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Katalin Varga

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- Descent into a spiral of revenge in this debut feature launched in competition at Berlin and shot in Eastern Europe by a remarkable UK director

Katalin Varga

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, by Greek-born UK director Peter Strickland, was presented in competition this year in Berlin. Recounting a tragedy of universal significance about revenge and sin, the director said he could have shot the film anywhere, but chose to set it in "the magnificent landscapes" of Hungarian Transylvania, close to the Romanian border.

Visually, Katalin Varga recalls the painterly, bucolic scenes of rural Hungary in Miklós Jancsó’s Red Psalm of 1972. This is accentuated by the film’s unfolding to the sound of Hungarian and Romanian folk songs that are kept deliberately short (following the example of Bresson, according to Strickland) so as not to distract viewers from the characters’ emotions, which are repressed but strong.

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In order to pay tribute to the beauty of nature, Strickland has, however, composed an original soundtrack made up of carefully selected non-indigenous sound effects that take precedence over the rather sparse dialogue.

Silence plays a central role in the plot. At the start of the film, Katalin Varga (Hilda Péter) is banished from her village because she has hidden her son Orban’s illegitimacy from her husband. Accompanied by her child and the grace of God, whom she prays will help her, she then sets out to avenge the two men who have irreversibly tarnished her existence: Antal the rapist (Tibor Pálfy) and the friend who did nothing to stop him. When she asks the way, she is advised against going "over there", for the path she metaphorically takes is that of hell.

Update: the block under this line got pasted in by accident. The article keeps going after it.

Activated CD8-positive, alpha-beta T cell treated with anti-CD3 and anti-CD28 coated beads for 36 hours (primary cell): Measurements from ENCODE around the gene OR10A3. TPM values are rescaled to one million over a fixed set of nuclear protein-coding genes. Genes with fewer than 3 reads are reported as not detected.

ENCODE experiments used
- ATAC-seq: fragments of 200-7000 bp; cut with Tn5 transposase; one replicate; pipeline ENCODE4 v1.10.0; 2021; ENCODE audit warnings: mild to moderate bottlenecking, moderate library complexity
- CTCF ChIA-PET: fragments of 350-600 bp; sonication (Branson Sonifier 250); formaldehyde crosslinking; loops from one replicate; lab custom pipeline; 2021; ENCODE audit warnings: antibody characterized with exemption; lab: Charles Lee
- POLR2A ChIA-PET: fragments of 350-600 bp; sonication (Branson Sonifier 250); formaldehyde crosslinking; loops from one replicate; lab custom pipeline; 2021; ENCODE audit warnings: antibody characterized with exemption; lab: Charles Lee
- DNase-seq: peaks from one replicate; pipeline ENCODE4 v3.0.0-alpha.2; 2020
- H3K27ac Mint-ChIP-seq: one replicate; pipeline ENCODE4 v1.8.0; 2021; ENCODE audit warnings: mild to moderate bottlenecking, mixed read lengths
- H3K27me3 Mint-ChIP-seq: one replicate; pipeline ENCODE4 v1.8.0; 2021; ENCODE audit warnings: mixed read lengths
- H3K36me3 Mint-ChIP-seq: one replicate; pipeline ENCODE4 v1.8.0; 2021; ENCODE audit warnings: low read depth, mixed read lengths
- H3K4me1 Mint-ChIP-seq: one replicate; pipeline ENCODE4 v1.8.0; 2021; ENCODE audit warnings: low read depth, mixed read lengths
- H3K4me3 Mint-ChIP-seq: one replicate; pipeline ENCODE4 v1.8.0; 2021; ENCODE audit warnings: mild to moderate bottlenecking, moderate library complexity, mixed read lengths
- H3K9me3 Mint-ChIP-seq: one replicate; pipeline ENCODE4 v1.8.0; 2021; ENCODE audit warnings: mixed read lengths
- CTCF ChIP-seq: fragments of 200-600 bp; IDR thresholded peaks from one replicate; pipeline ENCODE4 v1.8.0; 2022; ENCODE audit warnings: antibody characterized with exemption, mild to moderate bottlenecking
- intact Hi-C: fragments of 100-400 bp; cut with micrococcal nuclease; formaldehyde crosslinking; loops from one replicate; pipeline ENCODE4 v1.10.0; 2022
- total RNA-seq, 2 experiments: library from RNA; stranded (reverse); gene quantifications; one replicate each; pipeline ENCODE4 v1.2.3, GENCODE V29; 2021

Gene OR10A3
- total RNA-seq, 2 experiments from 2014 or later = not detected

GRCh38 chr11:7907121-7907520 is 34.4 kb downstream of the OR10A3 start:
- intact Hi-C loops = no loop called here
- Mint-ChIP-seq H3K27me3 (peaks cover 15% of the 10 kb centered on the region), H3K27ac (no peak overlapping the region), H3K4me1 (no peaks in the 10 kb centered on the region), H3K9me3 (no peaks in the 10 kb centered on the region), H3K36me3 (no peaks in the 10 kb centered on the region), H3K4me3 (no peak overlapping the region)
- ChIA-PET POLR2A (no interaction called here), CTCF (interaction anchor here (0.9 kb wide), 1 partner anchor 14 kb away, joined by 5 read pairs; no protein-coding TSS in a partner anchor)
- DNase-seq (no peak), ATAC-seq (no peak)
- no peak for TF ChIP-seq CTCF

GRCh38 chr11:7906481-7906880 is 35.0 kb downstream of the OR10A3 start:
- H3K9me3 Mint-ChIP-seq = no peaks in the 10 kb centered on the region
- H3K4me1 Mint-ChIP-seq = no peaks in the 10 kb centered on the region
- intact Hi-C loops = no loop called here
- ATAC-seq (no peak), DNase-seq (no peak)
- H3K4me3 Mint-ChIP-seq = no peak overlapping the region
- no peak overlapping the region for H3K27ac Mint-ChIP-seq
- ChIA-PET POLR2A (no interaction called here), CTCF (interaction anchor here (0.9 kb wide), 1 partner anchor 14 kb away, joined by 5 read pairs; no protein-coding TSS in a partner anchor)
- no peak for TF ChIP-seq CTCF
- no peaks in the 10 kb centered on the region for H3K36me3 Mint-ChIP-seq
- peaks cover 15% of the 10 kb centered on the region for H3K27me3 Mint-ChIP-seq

The sin committed by the men she pursues turns her too into a liar and murderer. She punishes the friend in a chaotic scene of burning flames filmed by a rapidly-moving camera. When she then stays at the house of Antal – whose kind wife says he is a good man and laments the "curse" that prevents them from having children – revenge strikes both of them in an unexpected way.

Before the surprisingly timid and politically correct reactions from journalists during the press conférence in Berlin, Strickland rejected any Manichean separation between the good and bad characters. He wanted to return, in a rather traditional way, to the theme of the vicious cycle of suffering and revenge against a backdrop of guilt and divine injustice.

The good woman therefore ends up committing a grave sin for which she too must pay. Meanwhile, the rapist – who also has a heavy cross to bear – seems to have redeemed himself. The film’s beauty resides precisely in this balance.

(Translated from French)

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